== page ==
MEMBER ALERT: AOPA is closed today, Dec. 10, due to inclement weather and will reopen Dec. 11 at 8:30 a.m. Eastern.
May 8, 2003
Tuesday, August 5, 2003, marked the final chapter for Chicago's Meigs Field. The Chicago Tribune reports that demolition crews rolled into the airport at about 6:30 a.m. local to begin the final destruction of that city's lakefront airport.
"The day we had all feared has arrived," lamented AOPA President Phil Boyer. "Until now, many had held onto the slimmest of hopes that the airport could still be saved. Now there's no denying that [Chicago Mayor Richard M.] Daley has gotten his way. Meigs is no more. But no one can deny that AOPA and other Meigs supporters fought a valiant fight to save it."
AOPA still has complaints pending with the FAA and the Illinois Department of Transportation over the way in which Chicago Mayor Richard M. Daley closed the runway, in the middle of the night with no notice to any federal authority. But the FAA complaint is languishing in the agency's legal department. And all that either complaint would accomplish is a slap-on-the-wrist fine against the city.
And on Capitol Hill, AOPA backed efforts by Congress to make sure nothing like the midnight raid can happen again. The "Meigs Legacy" portion of the FAA reauthorization bill would slap stiff $10,000-a-day fines on any airport sponsor who closes an airport with less than the required notice.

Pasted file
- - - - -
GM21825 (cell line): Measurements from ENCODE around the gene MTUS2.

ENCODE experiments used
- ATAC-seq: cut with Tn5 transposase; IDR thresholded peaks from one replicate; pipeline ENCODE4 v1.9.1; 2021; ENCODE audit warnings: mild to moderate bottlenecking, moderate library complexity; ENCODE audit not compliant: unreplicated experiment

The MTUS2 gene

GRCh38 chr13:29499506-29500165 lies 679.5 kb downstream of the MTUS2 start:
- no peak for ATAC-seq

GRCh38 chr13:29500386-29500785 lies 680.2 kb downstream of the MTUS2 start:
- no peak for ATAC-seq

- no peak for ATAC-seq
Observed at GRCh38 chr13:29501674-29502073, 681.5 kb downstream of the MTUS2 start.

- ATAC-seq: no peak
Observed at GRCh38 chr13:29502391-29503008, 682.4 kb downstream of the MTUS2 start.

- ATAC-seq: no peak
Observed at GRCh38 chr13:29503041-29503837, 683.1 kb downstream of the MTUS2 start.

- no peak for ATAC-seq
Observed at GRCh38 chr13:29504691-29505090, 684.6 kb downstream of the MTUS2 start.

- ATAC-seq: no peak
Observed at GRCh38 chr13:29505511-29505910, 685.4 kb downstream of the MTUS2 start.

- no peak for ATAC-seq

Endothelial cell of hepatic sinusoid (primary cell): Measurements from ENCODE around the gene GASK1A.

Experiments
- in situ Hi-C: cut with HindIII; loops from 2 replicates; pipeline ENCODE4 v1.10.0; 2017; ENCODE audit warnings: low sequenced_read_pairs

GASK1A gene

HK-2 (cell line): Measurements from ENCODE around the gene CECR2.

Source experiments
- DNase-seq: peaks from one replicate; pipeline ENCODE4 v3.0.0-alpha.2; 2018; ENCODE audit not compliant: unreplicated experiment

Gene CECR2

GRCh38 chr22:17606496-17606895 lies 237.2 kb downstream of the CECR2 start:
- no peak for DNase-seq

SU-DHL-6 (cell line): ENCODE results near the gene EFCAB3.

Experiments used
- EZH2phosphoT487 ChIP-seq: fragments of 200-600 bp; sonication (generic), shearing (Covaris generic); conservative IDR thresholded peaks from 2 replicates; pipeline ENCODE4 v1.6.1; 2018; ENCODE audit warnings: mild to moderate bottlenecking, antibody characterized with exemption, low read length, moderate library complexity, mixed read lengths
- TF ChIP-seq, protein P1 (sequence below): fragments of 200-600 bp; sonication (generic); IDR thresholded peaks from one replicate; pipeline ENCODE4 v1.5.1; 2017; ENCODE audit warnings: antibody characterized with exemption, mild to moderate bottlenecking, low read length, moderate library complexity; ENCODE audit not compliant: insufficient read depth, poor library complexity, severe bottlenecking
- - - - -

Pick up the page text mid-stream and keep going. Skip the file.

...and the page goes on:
Department of Transportation,
Pilots have formed a user group and launched a petition drive to save Runway 5/23 at Joplin Regional Airport in Joplin, Mo.
AOPA is urging Santa Rosa County officials who operate Peter Prince Field in Milton, Fla., to revise proposed rules to eliminate potential conflicts.
The House has passed a bill requiring the TSA to consult stakeholders, including general aviation representatives, before making major changes to security policy.
AOPA thanks our members for their continued support in protecting the freedom to fly.